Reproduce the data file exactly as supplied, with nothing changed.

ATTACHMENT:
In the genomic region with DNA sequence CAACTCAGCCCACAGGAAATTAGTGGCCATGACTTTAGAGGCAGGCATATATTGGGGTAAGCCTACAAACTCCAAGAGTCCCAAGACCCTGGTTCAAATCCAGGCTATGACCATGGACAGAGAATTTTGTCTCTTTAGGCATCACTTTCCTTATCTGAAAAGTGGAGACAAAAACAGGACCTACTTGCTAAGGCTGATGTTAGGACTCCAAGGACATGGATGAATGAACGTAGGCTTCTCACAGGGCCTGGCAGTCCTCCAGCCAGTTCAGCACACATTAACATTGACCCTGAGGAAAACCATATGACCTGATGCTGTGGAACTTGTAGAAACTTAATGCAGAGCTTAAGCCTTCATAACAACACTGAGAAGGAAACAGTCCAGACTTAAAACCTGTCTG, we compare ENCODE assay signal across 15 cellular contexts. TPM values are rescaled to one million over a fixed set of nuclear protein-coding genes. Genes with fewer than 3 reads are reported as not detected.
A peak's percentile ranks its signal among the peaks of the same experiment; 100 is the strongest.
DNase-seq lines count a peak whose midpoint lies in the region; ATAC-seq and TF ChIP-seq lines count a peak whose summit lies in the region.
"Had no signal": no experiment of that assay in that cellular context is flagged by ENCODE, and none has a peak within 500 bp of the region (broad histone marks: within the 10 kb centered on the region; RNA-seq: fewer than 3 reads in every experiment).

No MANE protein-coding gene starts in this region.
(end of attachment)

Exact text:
In the genomic region with DNA sequence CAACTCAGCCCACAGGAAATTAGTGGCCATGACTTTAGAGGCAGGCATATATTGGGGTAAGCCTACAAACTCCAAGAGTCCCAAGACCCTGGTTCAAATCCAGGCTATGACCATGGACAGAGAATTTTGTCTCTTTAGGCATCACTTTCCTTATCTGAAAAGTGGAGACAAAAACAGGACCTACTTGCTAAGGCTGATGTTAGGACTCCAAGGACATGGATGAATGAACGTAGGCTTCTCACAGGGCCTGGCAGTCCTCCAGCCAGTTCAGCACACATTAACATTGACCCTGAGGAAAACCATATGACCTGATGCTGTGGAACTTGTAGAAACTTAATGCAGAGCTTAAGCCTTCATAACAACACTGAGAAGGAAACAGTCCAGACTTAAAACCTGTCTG, we compare ENCODE assay signal across 15 cellular contexts. TPM values are rescaled to one million over a fixed set of nuclear protein-coding genes. Genes with fewer than 3 reads are reported as not detected.
A peak's percentile ranks its signal among the peaks of the same experiment; 100 is the strongest.
DNase-seq lines count a peak whose midpoint lies in the region; ATAC-seq and TF ChIP-seq lines count a peak whose summit lies in the region.
"Had no signal": no experiment of that assay in that cellular context is flagged by ENCODE, and none has a peak within 500 bp of the region (broad histone marks: within the 10 kb centered on the region; RNA-seq: fewer than 3 reads in every experiment).

No MANE protein-coding gene starts in this region.